The latest jobs gains are a welcome sign. But jobs growth needs to be even stronger to kickstart the U.S. economy and make investors forget Europe's debt woes.
NEW YORK (CNNMoney) -- Unless you are one of those preternaturally glass is half-empty people who goes out on a nice, sunny day and complains about the light shining in your eyes, it is really difficult to find a lot of bad news in the December jobs report.
The number of jobs added was higher than expected. The unemployment rate was down. The so-called underemployment rate, which factors in discouraged job-seekers and people working part-time who can't find full-time work, was down. Wages were up, albeit modestly.
But don't tell that to mean old Mr. Market. Stocks were mixed Friday. And that follows a flat day for the market Thursday despite two other encouraging labor reports -- payroll processor ADP said 325,000 private sector jobs were added last month and weekly jobless claims fell again.
Even more telling is the fact that long-term bond yields slipped Friday morning. The 10-year Treasury dipped back below 2%.
Bond rates fall when investors buy bonds. It may seem counterintuitive, but lower yields tend to be more of a sign of a weak economy because it shows investors want something less risky than stocks.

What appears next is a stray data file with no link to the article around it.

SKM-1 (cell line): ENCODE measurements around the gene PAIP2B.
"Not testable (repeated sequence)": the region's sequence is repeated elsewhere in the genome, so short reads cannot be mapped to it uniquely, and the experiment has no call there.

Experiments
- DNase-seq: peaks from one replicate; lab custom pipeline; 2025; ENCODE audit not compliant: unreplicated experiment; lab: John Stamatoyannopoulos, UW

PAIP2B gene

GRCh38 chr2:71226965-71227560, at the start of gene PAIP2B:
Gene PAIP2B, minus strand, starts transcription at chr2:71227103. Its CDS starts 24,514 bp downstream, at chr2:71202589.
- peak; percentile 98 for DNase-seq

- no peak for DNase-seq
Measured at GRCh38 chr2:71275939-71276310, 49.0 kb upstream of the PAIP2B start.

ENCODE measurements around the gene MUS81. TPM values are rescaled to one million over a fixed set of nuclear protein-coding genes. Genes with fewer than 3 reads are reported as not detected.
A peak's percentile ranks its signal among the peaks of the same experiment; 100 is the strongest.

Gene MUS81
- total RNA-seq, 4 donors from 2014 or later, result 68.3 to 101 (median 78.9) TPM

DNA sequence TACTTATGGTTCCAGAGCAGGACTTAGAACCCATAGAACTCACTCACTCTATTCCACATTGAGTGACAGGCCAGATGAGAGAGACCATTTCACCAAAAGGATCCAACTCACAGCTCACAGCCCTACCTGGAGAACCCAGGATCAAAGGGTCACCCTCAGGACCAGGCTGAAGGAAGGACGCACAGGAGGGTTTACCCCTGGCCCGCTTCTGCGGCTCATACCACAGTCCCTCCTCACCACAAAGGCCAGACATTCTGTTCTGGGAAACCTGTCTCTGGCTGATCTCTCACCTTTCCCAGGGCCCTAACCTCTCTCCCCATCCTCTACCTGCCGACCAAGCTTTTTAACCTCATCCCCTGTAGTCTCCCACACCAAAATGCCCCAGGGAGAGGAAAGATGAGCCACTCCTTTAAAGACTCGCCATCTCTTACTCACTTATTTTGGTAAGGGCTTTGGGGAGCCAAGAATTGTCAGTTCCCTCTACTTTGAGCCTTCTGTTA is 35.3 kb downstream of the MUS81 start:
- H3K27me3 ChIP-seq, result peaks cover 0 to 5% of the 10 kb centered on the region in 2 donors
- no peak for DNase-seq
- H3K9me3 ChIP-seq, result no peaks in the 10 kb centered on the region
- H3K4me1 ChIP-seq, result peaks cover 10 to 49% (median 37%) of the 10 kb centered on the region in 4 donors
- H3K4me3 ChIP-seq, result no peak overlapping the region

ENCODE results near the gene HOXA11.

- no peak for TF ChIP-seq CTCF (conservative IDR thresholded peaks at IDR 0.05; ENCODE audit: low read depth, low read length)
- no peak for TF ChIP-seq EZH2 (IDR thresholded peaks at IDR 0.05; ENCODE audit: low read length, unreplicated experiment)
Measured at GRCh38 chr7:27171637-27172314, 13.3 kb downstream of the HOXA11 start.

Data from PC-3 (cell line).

Investors are still exceedingly nervous about Mother Europe. So signs of strength from the plucky colonies may not be enough to offset the debt fears swirling around Spain, Italy and France.
Italian 10-year bond yields are back above the psychologically important 7% level and Spanish yields are inching closer to 6% again.
"There continues to be more good economic news in the U.S. But Treasuries are rallying despite that because the market is far more focused on Europe," said Michael Materasso, senior vice president and co-chair of the fixed income policy committee at Franklin Templeton in New York.
And as long as Europe remains in trouble, investors will have legitimate reasons to worry about the health of the overall global economy as well. That's likely what is weighing on the minds of stock and bond investors.
"Europe is close to recession. Japan is in recession. Emerging markets are slowing down. Can the U.S. really decouple from the rest of the world?" asked Michael Mata, co-manager of the ING Global Bond Fund () in Atlanta.
Along those lines, there also seems to be a sense of disbelief about the nascent economic recovery in the United States. Can it really last? Investors are skeptical.